One of the many joys of being an Internal Communicator is the variety of our work. At some point in your career, you may find yourself responsible for communicating a merger. This article will help you know what to do, how to plan, how to involve employees and how to scope out a timeline.
I think about mergers as mixing paints – you are blending companies together. For a while, there is a marbling effect as you start to blend the colours and cultures together. You can still see the original colours. Over time, a new hue will emerge, made up from the previous companies’ contributions and resulting in a new normal for the organisation.
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How to communicate a merger
One of 2018’s biggest business news stories was the proposed merger of SSE Energy Services with npower, to create a new, independent energy supplier with around 11 million customers for listing on the London Stock Exchange by Q1 2019 here in the UK.
This article has been written for you by Paula Richards, Head of Employee Communications at SSE Energy Services (pictured). She’s here to share what she learnt from the 13 months between announcement and the day the deal was called off in December 2018.
Paula edited consumer magazines before moving into corporate communications and has worked in a variety of external- and internal-facing roles in construction and utilities organisations, picking up a post-graduate diploma in Internal Communications along the way. In 2015, Paula set up the employee communications function for SSE Retail (now Energy Services).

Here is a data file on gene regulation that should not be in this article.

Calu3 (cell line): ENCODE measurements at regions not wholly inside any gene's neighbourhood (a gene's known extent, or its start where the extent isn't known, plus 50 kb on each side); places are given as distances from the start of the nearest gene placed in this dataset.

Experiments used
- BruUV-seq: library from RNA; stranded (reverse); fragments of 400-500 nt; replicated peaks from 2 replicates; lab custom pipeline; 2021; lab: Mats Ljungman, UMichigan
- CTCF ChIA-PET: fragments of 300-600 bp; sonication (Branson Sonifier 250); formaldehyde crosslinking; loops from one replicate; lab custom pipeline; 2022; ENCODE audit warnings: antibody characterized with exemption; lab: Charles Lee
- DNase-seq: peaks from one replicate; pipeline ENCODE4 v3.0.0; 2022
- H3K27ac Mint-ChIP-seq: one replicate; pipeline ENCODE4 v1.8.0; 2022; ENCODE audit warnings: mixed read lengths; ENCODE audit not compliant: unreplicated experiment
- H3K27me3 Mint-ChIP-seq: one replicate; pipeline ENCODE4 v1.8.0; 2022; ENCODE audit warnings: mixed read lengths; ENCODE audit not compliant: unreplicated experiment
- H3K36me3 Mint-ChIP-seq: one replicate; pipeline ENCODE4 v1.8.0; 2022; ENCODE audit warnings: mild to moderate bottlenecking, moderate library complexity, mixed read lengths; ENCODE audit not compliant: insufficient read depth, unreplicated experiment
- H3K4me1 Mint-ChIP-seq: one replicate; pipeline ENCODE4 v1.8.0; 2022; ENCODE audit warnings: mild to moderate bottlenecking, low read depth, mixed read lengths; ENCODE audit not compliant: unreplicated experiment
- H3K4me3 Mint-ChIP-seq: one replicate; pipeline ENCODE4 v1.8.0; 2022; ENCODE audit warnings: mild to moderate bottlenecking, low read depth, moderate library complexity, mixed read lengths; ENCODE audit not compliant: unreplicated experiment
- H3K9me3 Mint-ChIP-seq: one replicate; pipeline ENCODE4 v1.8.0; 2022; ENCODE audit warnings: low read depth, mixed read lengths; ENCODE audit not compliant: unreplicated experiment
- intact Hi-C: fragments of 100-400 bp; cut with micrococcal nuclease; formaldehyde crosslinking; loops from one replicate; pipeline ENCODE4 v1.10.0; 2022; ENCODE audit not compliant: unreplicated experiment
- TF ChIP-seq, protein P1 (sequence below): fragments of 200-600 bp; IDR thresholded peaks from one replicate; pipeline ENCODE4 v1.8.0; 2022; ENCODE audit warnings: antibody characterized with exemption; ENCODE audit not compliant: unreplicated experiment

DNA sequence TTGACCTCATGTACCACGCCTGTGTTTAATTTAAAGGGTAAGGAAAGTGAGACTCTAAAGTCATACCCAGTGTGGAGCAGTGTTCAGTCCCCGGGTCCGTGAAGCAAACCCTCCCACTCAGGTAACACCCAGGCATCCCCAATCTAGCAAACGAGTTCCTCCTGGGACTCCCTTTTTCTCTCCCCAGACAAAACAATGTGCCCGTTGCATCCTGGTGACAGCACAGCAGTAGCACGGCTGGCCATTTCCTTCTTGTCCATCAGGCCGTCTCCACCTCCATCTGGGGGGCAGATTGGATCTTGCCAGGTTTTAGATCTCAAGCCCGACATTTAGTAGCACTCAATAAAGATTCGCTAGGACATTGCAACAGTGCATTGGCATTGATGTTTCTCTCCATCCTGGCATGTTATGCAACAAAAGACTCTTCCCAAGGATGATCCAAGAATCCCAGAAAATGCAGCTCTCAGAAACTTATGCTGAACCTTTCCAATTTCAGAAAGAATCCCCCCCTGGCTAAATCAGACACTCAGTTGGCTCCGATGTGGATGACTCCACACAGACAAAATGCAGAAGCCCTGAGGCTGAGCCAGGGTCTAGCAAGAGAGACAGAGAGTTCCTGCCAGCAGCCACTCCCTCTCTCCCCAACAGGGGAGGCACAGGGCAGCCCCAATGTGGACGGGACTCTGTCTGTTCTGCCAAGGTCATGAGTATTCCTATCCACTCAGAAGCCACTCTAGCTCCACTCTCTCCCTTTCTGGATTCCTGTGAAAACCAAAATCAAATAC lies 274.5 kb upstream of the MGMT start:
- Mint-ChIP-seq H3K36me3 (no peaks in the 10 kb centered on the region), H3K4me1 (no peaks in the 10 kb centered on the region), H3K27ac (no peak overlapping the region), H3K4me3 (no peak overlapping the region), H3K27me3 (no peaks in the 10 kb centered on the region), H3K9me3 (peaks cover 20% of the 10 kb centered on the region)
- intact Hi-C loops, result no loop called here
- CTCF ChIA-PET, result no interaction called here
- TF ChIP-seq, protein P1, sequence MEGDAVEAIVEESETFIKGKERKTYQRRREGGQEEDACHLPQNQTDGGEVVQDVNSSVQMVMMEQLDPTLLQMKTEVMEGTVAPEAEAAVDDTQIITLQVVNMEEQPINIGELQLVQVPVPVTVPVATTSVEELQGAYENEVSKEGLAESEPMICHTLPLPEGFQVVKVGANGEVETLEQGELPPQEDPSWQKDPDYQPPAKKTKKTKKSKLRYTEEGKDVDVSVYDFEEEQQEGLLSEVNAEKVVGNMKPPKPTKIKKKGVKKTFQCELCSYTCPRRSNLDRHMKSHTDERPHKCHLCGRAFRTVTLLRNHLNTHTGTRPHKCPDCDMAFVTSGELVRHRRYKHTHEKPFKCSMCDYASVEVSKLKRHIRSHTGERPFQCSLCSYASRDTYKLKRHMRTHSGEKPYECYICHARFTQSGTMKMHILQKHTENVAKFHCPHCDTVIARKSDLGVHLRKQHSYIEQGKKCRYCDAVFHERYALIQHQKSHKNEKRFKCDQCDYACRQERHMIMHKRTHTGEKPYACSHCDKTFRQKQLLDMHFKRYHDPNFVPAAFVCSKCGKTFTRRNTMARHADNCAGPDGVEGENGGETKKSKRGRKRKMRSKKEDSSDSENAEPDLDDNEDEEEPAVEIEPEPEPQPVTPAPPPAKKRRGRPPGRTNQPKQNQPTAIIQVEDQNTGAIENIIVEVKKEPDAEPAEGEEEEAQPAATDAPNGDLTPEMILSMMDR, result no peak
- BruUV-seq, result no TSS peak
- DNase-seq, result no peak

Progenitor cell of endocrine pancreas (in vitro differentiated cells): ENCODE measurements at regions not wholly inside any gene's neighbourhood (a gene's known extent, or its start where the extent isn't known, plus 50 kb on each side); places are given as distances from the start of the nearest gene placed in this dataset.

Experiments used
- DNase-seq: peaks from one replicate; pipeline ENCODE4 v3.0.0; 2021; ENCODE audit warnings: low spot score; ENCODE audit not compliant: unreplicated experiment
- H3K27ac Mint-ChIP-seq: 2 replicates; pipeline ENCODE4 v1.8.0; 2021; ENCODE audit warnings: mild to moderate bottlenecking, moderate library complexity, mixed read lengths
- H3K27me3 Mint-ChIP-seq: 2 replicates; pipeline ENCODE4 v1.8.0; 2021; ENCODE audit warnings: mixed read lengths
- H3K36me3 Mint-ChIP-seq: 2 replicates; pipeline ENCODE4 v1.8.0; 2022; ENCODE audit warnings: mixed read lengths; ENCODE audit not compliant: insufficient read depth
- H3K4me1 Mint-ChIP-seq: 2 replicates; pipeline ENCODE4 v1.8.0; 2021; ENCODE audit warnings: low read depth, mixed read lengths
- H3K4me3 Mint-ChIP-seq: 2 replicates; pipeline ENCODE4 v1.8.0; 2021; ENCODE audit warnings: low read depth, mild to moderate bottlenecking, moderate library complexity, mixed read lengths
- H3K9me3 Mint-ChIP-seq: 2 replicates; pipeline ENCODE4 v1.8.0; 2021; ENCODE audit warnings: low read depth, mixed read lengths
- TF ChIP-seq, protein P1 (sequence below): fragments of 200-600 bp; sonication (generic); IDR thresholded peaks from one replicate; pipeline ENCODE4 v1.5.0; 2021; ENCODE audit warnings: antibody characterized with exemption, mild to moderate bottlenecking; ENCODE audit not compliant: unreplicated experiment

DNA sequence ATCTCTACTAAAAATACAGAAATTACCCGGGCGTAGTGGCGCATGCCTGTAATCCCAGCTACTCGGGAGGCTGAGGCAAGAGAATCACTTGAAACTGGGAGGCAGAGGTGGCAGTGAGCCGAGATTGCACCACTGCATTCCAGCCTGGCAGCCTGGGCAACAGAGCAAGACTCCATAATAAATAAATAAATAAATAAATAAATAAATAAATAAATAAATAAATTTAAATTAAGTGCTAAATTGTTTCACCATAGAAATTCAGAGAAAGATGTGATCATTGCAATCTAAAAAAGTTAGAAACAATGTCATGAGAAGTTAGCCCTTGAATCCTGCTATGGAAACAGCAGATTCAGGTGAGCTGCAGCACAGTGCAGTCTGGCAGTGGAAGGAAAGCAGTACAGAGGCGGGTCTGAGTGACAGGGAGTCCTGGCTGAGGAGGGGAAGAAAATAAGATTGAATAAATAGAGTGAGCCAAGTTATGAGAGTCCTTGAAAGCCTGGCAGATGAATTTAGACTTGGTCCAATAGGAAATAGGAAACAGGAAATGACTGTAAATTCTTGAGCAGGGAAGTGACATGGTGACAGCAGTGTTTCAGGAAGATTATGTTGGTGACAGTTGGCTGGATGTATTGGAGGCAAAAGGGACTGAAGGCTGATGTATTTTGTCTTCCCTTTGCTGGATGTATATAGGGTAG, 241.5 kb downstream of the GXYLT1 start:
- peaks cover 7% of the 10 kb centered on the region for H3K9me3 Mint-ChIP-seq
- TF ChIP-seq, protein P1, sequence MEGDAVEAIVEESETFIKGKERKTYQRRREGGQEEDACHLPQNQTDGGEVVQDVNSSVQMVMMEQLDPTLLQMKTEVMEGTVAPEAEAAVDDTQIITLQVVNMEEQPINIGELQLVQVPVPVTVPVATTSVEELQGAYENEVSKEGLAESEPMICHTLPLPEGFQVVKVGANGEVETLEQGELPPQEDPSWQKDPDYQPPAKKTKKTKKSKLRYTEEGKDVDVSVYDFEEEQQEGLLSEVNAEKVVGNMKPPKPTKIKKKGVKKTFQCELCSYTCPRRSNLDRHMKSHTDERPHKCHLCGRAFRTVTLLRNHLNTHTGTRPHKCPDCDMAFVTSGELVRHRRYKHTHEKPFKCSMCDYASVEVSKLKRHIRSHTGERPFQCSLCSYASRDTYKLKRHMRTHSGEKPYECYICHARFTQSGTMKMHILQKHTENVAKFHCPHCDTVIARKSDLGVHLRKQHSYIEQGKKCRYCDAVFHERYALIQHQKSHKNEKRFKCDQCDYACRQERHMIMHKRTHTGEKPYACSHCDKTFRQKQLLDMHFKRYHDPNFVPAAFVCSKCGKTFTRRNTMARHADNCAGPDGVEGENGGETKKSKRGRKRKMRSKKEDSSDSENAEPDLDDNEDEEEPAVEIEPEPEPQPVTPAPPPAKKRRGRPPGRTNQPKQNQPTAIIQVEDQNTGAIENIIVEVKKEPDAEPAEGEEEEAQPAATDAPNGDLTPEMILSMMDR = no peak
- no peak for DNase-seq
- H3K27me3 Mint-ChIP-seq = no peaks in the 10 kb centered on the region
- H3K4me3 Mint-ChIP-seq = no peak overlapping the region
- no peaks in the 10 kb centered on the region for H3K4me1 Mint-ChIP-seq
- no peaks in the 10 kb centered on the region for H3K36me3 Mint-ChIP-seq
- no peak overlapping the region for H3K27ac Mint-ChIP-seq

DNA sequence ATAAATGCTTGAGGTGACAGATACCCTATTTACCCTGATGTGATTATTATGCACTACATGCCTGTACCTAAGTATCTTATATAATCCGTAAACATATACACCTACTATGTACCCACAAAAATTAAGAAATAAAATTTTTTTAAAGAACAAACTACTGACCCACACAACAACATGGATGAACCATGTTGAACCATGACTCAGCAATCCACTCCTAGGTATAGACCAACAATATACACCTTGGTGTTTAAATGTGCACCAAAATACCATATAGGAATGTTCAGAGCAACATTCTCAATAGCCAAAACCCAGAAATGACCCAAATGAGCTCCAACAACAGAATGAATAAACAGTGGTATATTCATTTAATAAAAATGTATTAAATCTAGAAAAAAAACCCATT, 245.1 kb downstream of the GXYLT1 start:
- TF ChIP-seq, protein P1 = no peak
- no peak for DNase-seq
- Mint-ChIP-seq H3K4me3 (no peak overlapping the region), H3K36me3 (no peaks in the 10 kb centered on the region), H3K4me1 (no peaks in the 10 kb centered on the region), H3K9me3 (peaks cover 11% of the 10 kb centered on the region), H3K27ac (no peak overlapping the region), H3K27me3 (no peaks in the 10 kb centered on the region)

Congratulations to the SSE Energy Services Corporate Affairs team for winning Communicate magazine’s gold award recently for the best alignment of internal and external messaging.
I’ll hand you over…
Communicating a merger – the SSE experience
The planned separation of the retail business from SSE Group and the proposed merger would bring huge changes for our 9000 employees.
While the new business would bring opportunities, we would lose our identity with the SSE Group and merge with a company with a different culture, and although nothing would be certain until after the merger had completed, the transaction was expected to bring synergies so there could be impacts on job security, benefits and terms and conditions.
Our aims and objectives
It was important that employees understood why we were planning to separate and merge, and, ideally, feel positive about it; we also wanted to ensure all front-line teams had the information they needed so they could have effective conversations with customers who might ask questions off the back of the steady flow of media coverage.
Our approach was to be as open and transparent as possible, but before we could communicate anything we needed to understand our responsibilities, which included an understanding of competition law, who our key internal partners were (including those who managed external stakeholder relationships such as regulators, consumer groups, local MPs and trade unions) as well as what new levels of message sign-off was required – for example from the legal team.
To build trust and confidence in the proposals we wanted to make sure employees heard any news from SSE first, not the media. To do this we worked closely with external communications, using the published timetable of milestones as a basis for planning ahead.
(Jargon buster: CMA = Competition & Markets Authority).